Dick’s Sporting Goods Inc. on Wednesday topped analysts’ estimates for quarterly results and raised its full-year profit forecast, sending its shares surging 28 percent and on track for their best day since the 2002 initial public offering.
The retailer of camping supplies, sporting goods and guns reiterated that its tighter gun sales policy would pressure its hunt business, but said the decision was attracting more customers to stores.
“There’s been a number of people who have started shopping (with) us. They said they’re going to shop (with) us more because of the policy,” Chief Executive Edward Stack said on a post-earnings call with analysts.
Dick’s was one of the first retailers to bar selling of guns to people under age 21 and ending the sale of assault rifles and high-capacity magazines following a massacre at a Florida high school in February.
The move, however, has soured relationships with firearm suppliers, Stack said.
Dick’s raised its full-year profit forecast by 12 cents to $2.92 to $3.12 per share, betting on higher margins from selling more goods at full price and cutting back on inventories.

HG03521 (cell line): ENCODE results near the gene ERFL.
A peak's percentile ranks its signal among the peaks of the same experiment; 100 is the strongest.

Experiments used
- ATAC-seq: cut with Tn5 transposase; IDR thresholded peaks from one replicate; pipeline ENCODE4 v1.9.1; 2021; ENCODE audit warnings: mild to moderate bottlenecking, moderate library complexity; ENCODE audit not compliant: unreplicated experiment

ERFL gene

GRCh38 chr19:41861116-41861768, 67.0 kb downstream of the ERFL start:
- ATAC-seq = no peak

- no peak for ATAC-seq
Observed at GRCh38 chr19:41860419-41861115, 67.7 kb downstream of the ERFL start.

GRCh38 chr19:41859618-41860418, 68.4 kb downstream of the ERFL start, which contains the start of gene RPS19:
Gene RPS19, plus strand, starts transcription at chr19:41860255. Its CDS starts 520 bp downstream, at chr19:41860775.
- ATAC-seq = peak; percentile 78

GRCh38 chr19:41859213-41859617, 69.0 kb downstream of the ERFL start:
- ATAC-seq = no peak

Analysts on average were expecting a profit of $2.94 per share, according to Thomson Reuters I/B/E/S.
The company maintained its annual same-store sales growth target of between flat to a low single-digit decline.
“We continue to believe that Dick’s remains well positioned to see its comparable store sales inflect to positive in the next quarter or two,” Telsey Advisory Group’s Joseph Feldman wrote.
Dick’s reported first-quarter earnings of 59 cents per share, above analysts’ average estimate of 45 cents.
Sales of $1.91 billion in the three months ended May 5 also exceeded estimate of $1.88 billion, despite a 2.5 percent decline in same-store sales due to colder weather that hurt purchases of hunting gear and electronics.
The stock (DKS) has gained 6 percent this year, outperforming the near 4 percent gain for the S&P 500 index.
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